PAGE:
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    www.vetmedpub.com DECEMBER 2004Clinical Solutions for Companion-Animal Practitioners

    Idea Exchange • Mind Over Mi l ler • 2004 Annual Index

    EVALUATING BLOOD FILMS

    Take 3 minutes to bring abnormalities to light

    EVALUATING BLOOD FILMS

    Take 3 minutes to bring abnormalities to light

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    Many veterinarians and technicians do not routinely evaluate blood films microscopi-cally, largely because they lack confidence in either preparing a well-made bloodfilm or in being able to accurately identify important abnormalities. But blood films should be evaluated whenever a complete blood count (CBC) is requested, regardless of whether the CBC is done in the clinic or at a reference laboratory. Blood film evaluation is as essential to a CBC as a microscopic examination of urine sediment is to a complete urinalysis or two views are to proper radiographic interpretation. No single hematology procedure pro- duces more valuable information yet requires so little additional time (we recommend three minutes) and expense.

    Even the most expensive hematology analyzers are not designed to eliminate peripheral blood film evaluation. Morphologic features that instruments cannot identify include left shifts (increased immature neutrophils), neutrophil toxicity, lymphocyte reactivity, white blood cell (WBC) malignancy, red blood cell (RBC) poikilocytosis, RBC inclusions, and platelet abnormali- ties. A quick blood film review will help validate certain numerical data including platelet counts, WBC counts, WBC differentials, and RBC density, since even reference laboratory analyz- ers prove inaccurate with some of the more abnormal samples.

    In this symposium, we suggest using a systematic method for evaluating blood films. This method—which requires veterinarians and technicians to answer basic questions about RBC, WBC, and platelet numbers and morphology—maximizes hematologic information. And we cover the most common and important morphologic findings in the peripheral blood.

    We hope this symposium will provide veterinary practitioners and technicians with the skills to properly prepare, stain, and evaluate a peripheral blood film and will encourage them to use this vital hematology tool in their practices.

    —Dr. Fred L. Metzger Jr.

    P E E R - R E V I E W E D

    Symposium on a three-minute peripheral blood film evaluation

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    Three-minute peripheral blood film evaluation: Preparing the film Fred L. Metzger Jr. and Alan Rebar No single hematology procedure produces more valuable information yet requires so little time and expense than a peripheral blood film. Proper preparation and staining of the film are critical.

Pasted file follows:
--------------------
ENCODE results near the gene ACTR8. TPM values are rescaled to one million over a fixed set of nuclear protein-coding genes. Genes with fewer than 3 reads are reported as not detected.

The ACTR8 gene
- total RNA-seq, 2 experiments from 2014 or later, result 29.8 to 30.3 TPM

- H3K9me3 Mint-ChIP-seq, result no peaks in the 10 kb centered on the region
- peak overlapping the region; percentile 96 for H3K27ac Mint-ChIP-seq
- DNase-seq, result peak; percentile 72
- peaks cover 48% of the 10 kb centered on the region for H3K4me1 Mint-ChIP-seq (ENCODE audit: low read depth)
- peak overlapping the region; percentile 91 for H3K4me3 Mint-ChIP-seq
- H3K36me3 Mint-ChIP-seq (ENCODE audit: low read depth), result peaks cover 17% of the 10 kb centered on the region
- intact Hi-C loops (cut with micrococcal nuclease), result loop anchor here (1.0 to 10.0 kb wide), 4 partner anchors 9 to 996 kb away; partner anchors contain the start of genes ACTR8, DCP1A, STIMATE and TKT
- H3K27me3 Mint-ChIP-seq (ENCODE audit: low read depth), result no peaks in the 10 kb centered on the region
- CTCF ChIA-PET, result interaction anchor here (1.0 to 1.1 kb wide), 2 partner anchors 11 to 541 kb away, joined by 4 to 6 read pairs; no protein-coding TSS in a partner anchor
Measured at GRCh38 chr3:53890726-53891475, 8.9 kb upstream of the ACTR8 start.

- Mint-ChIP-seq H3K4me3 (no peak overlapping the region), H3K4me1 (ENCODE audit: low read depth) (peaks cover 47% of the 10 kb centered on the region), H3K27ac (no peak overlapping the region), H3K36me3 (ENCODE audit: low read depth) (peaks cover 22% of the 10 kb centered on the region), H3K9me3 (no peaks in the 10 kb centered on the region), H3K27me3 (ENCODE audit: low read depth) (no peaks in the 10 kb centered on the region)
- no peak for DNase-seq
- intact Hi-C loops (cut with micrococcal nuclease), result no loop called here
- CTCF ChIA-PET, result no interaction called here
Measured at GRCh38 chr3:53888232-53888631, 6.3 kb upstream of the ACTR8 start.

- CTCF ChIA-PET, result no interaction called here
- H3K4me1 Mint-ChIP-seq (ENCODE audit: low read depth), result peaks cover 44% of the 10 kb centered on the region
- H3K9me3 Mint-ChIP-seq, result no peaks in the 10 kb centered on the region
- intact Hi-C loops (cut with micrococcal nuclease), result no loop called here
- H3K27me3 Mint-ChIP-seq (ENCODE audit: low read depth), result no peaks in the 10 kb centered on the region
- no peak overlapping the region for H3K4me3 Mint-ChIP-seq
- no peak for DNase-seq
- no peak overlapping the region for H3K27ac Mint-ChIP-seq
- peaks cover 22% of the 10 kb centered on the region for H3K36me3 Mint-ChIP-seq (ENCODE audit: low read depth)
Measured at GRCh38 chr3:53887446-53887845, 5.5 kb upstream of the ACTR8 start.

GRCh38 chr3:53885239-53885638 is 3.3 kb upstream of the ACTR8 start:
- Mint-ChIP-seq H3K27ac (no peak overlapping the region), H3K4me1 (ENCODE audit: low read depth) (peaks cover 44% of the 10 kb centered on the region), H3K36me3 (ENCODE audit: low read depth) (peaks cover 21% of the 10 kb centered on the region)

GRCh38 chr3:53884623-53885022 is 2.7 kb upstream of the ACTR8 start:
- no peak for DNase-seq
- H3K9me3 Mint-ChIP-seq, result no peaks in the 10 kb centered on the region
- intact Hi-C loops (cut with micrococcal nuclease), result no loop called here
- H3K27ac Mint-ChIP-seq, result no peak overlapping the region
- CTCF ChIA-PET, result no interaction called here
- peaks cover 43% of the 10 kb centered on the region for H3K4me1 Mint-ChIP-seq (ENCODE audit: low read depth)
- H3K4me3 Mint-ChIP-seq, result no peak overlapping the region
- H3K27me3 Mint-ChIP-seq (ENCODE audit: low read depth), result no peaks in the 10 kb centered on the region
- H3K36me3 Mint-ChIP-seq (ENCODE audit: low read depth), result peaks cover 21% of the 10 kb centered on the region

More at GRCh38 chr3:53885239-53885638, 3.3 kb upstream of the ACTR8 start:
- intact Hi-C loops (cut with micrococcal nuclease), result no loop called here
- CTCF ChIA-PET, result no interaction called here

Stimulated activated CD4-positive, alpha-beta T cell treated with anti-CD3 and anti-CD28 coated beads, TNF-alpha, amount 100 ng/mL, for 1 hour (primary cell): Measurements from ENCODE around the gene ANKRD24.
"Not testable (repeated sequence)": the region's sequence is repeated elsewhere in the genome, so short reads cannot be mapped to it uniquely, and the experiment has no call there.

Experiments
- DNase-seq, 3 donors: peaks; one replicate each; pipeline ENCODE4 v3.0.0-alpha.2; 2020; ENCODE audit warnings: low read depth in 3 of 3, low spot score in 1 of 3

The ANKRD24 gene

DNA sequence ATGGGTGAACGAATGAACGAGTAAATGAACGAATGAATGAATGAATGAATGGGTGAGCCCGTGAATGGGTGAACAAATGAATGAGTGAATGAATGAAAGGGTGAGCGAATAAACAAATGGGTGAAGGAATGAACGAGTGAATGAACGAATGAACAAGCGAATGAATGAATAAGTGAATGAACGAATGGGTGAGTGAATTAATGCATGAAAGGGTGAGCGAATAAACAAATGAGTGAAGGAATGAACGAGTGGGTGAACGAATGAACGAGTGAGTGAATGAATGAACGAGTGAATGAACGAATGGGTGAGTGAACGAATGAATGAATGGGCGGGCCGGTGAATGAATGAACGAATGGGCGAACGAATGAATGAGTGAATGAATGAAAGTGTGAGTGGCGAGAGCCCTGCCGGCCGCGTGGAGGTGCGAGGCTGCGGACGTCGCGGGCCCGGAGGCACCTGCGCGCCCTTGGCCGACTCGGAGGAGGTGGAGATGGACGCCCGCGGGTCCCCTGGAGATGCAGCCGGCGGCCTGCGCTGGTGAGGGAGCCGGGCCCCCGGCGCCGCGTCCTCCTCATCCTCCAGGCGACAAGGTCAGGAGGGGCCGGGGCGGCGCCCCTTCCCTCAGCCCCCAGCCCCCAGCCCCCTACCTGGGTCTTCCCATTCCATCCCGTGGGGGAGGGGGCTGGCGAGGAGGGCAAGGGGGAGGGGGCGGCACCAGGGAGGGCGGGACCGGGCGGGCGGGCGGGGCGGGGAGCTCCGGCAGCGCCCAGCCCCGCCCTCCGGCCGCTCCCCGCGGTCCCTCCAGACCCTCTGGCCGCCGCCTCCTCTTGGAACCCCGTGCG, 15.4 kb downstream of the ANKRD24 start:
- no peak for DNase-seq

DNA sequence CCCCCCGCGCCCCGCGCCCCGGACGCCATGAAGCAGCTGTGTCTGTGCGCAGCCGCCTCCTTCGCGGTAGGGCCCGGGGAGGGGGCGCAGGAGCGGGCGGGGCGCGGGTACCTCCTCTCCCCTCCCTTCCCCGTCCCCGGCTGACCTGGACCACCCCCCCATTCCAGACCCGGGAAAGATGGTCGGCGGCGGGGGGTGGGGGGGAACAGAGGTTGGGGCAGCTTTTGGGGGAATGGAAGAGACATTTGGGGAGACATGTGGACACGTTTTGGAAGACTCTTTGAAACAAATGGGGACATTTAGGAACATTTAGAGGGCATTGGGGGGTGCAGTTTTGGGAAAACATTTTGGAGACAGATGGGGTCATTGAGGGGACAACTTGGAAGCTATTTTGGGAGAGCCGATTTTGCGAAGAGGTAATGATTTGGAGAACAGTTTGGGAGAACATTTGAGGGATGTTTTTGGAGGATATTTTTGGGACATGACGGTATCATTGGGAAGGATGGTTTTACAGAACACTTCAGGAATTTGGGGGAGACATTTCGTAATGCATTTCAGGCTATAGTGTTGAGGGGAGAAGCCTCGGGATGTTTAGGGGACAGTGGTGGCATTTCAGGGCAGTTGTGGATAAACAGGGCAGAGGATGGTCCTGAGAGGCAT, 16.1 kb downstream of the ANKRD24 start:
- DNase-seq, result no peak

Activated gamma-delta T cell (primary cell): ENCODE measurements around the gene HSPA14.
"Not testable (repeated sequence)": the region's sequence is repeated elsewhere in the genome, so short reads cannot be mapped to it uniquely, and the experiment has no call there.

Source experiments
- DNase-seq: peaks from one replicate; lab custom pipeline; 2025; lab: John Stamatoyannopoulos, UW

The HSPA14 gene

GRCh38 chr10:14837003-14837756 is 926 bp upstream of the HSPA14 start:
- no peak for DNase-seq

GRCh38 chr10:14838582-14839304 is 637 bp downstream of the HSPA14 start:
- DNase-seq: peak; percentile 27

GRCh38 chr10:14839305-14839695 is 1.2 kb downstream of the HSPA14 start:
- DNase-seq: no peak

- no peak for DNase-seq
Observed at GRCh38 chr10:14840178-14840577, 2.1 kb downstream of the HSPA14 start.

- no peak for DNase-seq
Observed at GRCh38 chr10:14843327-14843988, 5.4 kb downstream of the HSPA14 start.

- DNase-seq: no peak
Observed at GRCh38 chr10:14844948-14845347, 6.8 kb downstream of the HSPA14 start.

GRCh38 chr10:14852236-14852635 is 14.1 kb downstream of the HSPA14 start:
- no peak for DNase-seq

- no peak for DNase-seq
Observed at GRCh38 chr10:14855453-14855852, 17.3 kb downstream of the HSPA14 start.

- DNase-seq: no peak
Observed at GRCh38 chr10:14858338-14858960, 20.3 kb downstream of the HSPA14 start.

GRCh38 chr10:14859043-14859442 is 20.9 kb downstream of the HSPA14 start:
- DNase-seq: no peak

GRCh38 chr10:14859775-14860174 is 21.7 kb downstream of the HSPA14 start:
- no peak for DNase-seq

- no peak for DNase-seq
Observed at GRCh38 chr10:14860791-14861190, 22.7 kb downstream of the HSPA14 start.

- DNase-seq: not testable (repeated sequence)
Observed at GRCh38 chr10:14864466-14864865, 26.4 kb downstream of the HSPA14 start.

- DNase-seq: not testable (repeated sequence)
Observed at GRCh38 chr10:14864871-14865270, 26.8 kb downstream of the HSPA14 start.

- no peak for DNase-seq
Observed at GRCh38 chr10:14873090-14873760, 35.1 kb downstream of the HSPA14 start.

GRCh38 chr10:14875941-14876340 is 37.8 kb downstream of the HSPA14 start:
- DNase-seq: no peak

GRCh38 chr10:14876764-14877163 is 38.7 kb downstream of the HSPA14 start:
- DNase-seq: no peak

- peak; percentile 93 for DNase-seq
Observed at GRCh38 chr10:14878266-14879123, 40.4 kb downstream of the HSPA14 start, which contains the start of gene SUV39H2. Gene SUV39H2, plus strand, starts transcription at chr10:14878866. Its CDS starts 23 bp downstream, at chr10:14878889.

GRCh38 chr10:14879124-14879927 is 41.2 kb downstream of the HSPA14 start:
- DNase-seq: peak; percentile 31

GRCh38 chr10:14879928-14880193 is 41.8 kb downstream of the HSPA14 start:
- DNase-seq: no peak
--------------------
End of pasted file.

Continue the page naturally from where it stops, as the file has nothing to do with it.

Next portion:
Three-minute peripheral blood film evaluation: The erythron and thrombon Fred L. Metzger Jr. and Alan Rebar When examining the red blood cells and platelets in a blood film, ask yourself these questions to quickly identify and further characterize conditions such as anemia and thrombocytopenia.

    Three-minute peripheral blood film evaluation: The leukon Fred L. Metzger Jr. and Alan Rebar Taking a moment to briefly examine white blood cells will help you identify conditions such as inflammation or stress that may indicate serious disease.

    All articles have been reviewed by at least two board-certified specialists or recognized experts to ensure accuracy, thoroughness, and suitability.

    Symposium on a three-minute peripheral blood film evaluation

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    P E E R - R E V I E W E D

    Three-minute peripheral blood film evaluation: Preparing the film No single hematology procedure produces more valuable information yet requires so little time and expense than a peripheral blood film evaluation. Proper preparation and staining of the film are critical.

    A PERIPHERAL BLOOD FILM evaluation should be part of all complete blood counts (CBCs), re- gardless of whether hematology is performed in-house or at a reference laboratory. Proper sample collection, slide preparation, and staining are essential to accurately evaluate a blood film, as is the correct use of a high- quality microscope. This article describes the steps in preparing a blood film and the equipment you’ll need.

    Important components of a CBC include evalu- ating the erythron (hematocrit, total red blood cell [RBC] count, hemoglobin concentration, absolute reticulocyte count, and RBC indices), the leukon (total white blood cell [WBC] count, five-part differential count including immature neutrophils), the thrombon (platelet count and platelet indices), and the total protein concentration. As mentioned earlier, always include a peripheral blood film evaluation in the CBC.